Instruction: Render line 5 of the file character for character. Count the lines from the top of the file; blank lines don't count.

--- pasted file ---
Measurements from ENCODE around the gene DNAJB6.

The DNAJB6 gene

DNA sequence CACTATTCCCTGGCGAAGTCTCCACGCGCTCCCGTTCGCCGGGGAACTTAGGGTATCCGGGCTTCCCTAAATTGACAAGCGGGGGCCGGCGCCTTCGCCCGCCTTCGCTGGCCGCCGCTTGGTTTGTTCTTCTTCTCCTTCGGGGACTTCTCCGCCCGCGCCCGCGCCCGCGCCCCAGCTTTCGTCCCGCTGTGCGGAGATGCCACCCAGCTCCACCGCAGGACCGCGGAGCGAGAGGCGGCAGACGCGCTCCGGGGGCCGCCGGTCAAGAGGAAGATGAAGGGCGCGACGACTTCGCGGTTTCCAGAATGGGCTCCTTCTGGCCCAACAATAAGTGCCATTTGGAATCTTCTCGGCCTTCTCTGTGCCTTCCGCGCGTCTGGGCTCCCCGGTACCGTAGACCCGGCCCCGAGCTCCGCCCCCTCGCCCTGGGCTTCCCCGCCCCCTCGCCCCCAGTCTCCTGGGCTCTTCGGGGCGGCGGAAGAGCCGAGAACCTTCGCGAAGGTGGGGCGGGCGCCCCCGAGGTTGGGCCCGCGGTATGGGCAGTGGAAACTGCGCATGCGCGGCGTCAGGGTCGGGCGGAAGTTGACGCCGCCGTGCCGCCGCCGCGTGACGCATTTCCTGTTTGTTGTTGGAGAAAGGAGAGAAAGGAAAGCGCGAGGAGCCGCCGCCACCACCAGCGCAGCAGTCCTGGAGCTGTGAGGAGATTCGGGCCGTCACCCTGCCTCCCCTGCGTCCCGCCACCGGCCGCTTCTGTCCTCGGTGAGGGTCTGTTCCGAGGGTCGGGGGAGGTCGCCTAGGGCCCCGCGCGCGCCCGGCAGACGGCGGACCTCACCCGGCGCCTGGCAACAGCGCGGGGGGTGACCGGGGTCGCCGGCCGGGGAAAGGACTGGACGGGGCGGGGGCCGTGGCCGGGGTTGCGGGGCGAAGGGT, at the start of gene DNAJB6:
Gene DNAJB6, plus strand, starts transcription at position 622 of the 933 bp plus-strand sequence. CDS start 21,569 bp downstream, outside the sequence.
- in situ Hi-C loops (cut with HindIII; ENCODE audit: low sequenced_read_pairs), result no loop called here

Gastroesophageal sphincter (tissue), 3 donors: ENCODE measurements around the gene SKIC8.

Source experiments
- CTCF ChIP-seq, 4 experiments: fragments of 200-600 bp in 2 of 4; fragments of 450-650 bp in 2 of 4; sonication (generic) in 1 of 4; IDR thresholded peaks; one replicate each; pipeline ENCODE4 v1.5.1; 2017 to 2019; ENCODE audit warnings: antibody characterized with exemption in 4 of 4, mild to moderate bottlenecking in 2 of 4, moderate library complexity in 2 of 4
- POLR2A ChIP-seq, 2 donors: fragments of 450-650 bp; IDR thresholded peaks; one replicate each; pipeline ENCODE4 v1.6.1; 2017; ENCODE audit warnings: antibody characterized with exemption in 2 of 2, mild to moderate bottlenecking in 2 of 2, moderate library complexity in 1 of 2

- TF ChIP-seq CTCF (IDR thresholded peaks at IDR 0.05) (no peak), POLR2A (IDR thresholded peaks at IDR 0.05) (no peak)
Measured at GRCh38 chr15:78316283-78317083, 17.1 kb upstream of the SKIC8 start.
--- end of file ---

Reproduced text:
- in situ Hi-C loops (cut with HindIII; ENCODE audit: low sequenced_read_pairs), result no loop called here